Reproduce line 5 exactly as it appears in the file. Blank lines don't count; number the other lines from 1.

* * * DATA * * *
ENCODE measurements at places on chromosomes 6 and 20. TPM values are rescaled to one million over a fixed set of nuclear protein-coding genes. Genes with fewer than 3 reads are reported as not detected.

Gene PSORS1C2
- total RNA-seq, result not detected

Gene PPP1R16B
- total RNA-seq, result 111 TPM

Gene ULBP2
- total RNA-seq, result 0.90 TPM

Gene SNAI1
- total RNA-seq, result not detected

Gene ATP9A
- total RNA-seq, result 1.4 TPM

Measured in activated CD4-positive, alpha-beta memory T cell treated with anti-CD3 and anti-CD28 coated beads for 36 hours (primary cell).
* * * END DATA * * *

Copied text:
- total RNA-seq, result 111 TPM